A study recently published in the journal Nature Biotechnology revealed a new technique to generate muscle fibers in a laboratory setting, offering a better model to study muscular diseases including Duchenne muscular dystrophy (DMD). The study is entitled “Differentiation of pluripotent stem cells to muscle fiber to model Duchenne muscular dystrophy” and was developed by an international team of researchers.
One of the most abundant tissue types in the human body is skeletal muscle. However, contrary to other cell types, it has been difficult to establish an efficient method to culture and produce large amounts of these cells in the laboratory. Now, researchers have developed a method to generate millimeter-long muscle fibers that are capable of contracting and multiplying in large numbers in a laboratory dish.
The research team’s was to develop an efficient method that provided large numbers of muscle cells that could be used in clinical applications. For this purpose, the team first investigated all the the muscle developmental stages so that they could mimic the process.
“We took the hard route: we wanted to recapitulate all of the early stages of muscle cell development that happen in the body and recreate that in a dish in the lab,” said the study’s senior author Dr. Olivier Pourquie from the Brigham and Women’s Hospital in a news release. “We analyzed each stage of early development, and generated cell lines that glowed green when they reached each stage. Going step by step, we managed to mimic each stage of development and coax cells toward muscle cell fate.”
Researchers found that a specific combination of factors secreted by cells was important in early embryonic stages and also for the induction of differentiation from stem cells to particular cell types. The team defined the right recipe to induce differentiation in a laboratory setting, producing long, mature muscle fibers from mouse or human pluripotent stem cells.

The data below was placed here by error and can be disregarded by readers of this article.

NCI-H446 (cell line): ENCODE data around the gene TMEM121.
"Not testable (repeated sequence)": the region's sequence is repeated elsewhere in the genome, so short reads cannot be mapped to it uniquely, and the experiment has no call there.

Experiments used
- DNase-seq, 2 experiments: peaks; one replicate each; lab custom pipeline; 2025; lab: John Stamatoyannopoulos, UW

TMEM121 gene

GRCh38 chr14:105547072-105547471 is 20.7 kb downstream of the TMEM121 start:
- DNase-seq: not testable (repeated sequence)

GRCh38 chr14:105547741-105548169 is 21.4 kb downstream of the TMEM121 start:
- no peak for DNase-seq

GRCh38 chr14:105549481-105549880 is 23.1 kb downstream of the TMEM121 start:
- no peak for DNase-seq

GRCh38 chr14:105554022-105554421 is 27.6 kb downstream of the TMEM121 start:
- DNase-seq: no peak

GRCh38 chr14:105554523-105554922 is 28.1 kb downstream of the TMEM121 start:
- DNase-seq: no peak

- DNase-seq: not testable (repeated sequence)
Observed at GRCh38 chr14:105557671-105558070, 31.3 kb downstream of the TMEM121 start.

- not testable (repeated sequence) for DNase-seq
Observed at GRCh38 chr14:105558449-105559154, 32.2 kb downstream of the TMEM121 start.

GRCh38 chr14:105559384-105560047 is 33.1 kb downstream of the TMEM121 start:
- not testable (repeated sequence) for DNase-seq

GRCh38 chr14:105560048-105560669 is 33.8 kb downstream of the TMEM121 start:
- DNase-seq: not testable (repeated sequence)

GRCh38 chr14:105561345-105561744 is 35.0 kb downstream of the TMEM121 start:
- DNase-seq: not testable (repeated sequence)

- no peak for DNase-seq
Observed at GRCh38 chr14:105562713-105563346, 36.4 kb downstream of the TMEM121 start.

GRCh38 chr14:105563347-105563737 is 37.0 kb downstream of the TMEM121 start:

Through this technique, researchers were able to culture stem cells from a mouse model of DMD, an inherited disorder characterized by a rapid progressive skeletal muscle weakness caused by chronic inflammation and the degeneration of muscle cells and tissue, which can compromise locomotion and the respiratory function, leading to breathing complications and cardio-respiratory failure. DMD has a rapid progression, affecting mainly boys, and the majority of the patients require a wheelchair by the age of 12, often succumbing to the disease in their 20s. The team reported that the muscle fibers obtained from DMD mouse stem cells had the characteristic branched pattern seen in patients.
Furthermore, the team also generated more immature cells (called satellite cells) that were able to generate normal muscle fibers when transplanted into a mouse model of DMD. Further studies are required to evaluate whether this new strategy could have therapeutic value in the treatment of degenerative muscular diseases in humans.
The research team concluded that this new method for the generation of muscle fibers in the laboratory offers a better model to study not only DMD but also other muscle disorders and potential therapeutic approaches.
“This has been the missing piece: the ability to produce muscle cells in the lab could give us the ability to test out new treatments and tackle a spectrum of muscle diseases,” concluded Dr. Pourquie.